47.44158755 Latitude of location in decimal degrees Eight decimal places supported
-122.30116873 Longitude of location in decimal degrees Eight decimal places supported
44.78 Heading (true) of airplane positioned at this location Decimal degrees, true heading
gate Type of location “gate”, “hangar”, “misc” or “tie-down”
jets Airplane types that can use this location Pipe-separated list (“|”).  Can include “heavy”, ”jets”, “turboprops”, “props” and “helos” (or just “all” for all types)
A3 Unique name of location Text string, must be unique within a single airport
1301 Row Code  For ramp start metadata
1301 1301
d ICAO width code A, B, C, D, E, F
airline Operation type none, general_aviation, airline, cargo, military
dal Airline permitted to use this ramp 3-letter airline codes (AAL, SWA, etc)
1302 Row Code Airport metadata
1302 row code Takes zero, any or all applicable Key_values
icao_id key_value for ICAO code icao_id, faa_id, iata_id, city_id, country_id, region_id
KSEA ICAO for airport Unique identifier up to 7 characters long
1400 Truck Parking
1400 row code
47.44374472 Latitude of location in decimal degrees Eight decimal places supported
-122.30463464 Longitude of location in decimal degrees Eight decimal places supported
88.1 Heading (true) of the OBJ positioned at this location Decimal degrees
baggage_train type string baggage_loader, baggage_train, crew_car, crew_ferrari, crew_limo, pushback, fuel_liners, fuel_jets, fuel_props, food, gpu
3 0 to 10 if type is baggage_train, 0 if not
Svc Baggage Name of parking Text string
1401 Truck Destination
1401 row code
47.44103438 Latitude of location in decimal degrees Eight decimal places supported
-122.30382493 Longitude of location in decimal degrees Eight decimal places supported
0.0 Heading (true) of the positioned at this location Decimal Degrees, true heading
baggage_train Truck types allowed to end up at this destination Pipe separated list (“|”). Include 1 or more of the following baggage_loader, baggage_train, crew_car, crew_ferrari, crew_limo, pushback, fuel_liners, fuel_jets, fuel_props, food, gpu
Luggage Train Destination South 2 Name of Truck Destination Text string
1402 Custom service truck
myLib/myCrewCar.obj vpath to custom  object to replace default object for vehicle in in last 1400 row code preceding this If vpath is not defined, this rowcode is silently ignored and the last preceeding 1400 record keeps using the default vehicle.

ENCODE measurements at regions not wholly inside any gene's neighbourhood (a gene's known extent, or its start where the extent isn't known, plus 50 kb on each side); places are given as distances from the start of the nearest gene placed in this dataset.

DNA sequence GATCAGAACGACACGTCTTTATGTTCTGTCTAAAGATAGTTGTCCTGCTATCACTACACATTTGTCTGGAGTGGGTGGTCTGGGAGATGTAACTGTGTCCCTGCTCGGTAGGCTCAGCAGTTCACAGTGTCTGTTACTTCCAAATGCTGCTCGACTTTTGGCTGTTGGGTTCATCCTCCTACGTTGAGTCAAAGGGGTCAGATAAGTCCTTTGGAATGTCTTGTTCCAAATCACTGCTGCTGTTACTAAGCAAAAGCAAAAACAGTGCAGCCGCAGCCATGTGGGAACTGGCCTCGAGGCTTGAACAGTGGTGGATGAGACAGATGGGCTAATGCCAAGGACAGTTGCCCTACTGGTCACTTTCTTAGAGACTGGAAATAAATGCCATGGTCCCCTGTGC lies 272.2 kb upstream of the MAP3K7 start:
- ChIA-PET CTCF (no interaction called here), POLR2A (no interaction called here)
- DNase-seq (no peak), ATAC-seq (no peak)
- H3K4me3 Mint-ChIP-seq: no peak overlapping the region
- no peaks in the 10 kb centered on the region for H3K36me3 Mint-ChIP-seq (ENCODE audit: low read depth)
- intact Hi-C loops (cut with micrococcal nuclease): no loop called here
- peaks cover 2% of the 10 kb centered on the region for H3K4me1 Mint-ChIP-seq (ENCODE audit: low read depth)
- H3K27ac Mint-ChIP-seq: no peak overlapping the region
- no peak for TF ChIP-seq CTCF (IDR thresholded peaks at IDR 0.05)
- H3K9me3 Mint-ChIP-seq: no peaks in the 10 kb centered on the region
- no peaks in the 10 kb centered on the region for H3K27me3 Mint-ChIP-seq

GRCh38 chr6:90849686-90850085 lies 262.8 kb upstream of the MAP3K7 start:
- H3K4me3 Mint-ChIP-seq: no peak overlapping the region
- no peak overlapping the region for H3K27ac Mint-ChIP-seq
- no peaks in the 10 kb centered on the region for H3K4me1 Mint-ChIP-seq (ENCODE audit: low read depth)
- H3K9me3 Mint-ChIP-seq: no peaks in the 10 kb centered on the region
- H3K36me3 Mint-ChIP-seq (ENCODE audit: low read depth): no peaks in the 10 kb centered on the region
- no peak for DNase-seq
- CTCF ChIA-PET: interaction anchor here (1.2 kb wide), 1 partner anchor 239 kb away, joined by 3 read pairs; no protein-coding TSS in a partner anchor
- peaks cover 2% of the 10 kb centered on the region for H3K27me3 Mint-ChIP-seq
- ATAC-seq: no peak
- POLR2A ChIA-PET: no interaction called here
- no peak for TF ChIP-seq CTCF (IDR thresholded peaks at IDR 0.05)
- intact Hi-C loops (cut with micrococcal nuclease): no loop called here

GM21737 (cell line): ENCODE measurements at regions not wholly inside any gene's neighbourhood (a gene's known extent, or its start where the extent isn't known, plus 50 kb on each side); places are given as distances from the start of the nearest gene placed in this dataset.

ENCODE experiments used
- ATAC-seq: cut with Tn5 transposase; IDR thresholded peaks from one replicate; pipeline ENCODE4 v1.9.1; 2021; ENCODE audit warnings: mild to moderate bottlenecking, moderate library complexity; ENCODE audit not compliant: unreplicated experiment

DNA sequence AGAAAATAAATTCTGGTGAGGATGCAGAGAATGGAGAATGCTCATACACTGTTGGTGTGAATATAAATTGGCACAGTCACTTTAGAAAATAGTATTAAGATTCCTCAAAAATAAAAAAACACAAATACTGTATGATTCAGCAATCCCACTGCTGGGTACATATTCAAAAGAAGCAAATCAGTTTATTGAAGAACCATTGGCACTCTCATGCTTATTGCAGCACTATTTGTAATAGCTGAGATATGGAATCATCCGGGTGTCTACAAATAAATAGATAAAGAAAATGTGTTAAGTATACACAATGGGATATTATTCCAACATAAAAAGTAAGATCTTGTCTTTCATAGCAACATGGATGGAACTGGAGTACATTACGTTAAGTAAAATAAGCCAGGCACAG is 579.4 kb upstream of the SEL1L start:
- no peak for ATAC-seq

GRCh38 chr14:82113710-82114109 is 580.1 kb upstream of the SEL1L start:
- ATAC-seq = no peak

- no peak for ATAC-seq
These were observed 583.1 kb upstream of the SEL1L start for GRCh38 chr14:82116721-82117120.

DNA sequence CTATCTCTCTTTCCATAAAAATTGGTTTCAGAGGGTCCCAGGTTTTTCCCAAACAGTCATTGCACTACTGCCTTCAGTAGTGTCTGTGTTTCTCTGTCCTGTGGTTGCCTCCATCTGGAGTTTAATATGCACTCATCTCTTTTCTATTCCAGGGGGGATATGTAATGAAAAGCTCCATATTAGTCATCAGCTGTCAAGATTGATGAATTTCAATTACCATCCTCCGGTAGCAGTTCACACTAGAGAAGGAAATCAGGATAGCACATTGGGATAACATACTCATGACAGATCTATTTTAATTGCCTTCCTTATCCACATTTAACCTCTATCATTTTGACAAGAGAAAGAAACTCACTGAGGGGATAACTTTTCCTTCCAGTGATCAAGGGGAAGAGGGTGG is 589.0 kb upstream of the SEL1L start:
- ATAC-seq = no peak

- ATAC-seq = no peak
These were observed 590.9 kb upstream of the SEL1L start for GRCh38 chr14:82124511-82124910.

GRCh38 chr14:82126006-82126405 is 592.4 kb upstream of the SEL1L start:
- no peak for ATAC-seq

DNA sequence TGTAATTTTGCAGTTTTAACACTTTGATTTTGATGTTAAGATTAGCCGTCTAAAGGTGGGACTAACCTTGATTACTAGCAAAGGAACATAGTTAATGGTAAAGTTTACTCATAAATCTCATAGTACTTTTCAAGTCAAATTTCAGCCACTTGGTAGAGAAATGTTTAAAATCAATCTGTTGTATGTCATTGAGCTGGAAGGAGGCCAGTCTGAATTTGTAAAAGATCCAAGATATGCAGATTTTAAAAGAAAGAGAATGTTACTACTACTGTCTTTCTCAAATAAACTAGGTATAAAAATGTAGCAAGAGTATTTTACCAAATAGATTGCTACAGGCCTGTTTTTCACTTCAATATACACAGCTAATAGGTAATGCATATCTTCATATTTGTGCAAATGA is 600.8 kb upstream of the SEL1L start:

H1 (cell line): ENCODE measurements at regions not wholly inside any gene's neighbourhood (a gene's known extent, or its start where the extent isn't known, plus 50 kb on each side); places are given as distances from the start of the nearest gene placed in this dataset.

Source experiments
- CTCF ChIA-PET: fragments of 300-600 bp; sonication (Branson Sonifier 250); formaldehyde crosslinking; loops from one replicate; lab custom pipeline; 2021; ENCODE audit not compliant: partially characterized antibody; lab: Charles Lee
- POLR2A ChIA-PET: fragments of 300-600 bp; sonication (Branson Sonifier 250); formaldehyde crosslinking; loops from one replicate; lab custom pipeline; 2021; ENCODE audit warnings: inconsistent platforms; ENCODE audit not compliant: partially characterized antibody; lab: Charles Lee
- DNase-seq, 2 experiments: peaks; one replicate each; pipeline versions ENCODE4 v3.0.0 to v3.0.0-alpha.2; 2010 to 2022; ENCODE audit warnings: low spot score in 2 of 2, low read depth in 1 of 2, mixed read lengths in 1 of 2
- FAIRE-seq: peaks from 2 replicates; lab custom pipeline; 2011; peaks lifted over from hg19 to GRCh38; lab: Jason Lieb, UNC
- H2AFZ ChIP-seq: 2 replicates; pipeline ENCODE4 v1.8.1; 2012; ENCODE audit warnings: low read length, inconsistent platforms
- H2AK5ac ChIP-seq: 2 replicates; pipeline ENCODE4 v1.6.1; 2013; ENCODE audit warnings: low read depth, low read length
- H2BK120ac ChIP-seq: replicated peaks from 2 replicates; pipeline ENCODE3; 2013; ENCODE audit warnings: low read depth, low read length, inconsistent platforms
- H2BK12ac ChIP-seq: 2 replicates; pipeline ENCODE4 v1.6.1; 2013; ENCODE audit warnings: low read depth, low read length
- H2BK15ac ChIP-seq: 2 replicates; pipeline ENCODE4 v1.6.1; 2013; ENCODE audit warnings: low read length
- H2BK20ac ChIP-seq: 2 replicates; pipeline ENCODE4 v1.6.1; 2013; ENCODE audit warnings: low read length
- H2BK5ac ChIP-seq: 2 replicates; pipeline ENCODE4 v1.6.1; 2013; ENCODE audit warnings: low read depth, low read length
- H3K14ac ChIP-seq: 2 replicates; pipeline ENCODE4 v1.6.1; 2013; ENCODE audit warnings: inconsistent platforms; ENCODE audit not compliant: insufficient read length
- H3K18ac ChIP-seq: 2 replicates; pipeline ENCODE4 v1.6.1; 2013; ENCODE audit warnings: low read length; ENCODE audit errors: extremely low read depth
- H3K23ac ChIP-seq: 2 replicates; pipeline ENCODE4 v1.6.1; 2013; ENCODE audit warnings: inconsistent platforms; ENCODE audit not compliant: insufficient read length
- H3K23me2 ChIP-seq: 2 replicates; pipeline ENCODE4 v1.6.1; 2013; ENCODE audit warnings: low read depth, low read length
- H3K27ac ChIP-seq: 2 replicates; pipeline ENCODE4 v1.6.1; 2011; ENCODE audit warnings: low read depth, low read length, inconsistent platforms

1050 ATC – Recorded AWOS, ASOS or ATIS
1051 ATC – Unicom Unicom (US), CTAF (US), Radio (UK)
1052 ATC – CLD Clearance Delivery
1053 ATC – GND Ground
1054 ATC – TWR Tower
1055 ATC – APP Approach
1056 ATC – DEP Departure
1052 Row code for ATC COM Frequency Supercedes row codes 50-56.
128730 Frequency in kHz, 833kHz capable radio channels only 118000 – 135995
ATIS Descriptive name (displayed on X-Plane charts) Short text string (10 characters or less recommended)
50 ATC – Recorded AWOS, ASOS or ATIS
51 ATC – Unicom Unicom (US), CTAF (US), Radio (UK)
52 ATC – CLD Clearance Delivery
53 ATC – GND Ground
54 ATC – TWR Tower
55 ATC – APP Approach
56 ATC – DEP Departure
51 Row code for an ATC COM frequency 50 thru 56 (see above)
12775 Frequency in MHz x 100 (eg. use “12322” for 123.225MHz) Five digit integer, rounded DOWN where necessary
ATIS Descriptive name (displayed on X-Plane charts) Short text string (recommend less than 10 characters)
1500 Active jetway
46.512345 Latitude of location in decimal degrees Location of base of telescoping jetway tunnel
-123.00345 Longitude of location in decimal degrees
42.0 Heading of parked tunnel Decimal Degrees, true heading
0 Jetway style code 0 = light color, solid (metal) sidewalls
1= light color, glass side walls
2 = dark color, solid (metal) sidewalls
3 = dark color, glass side walls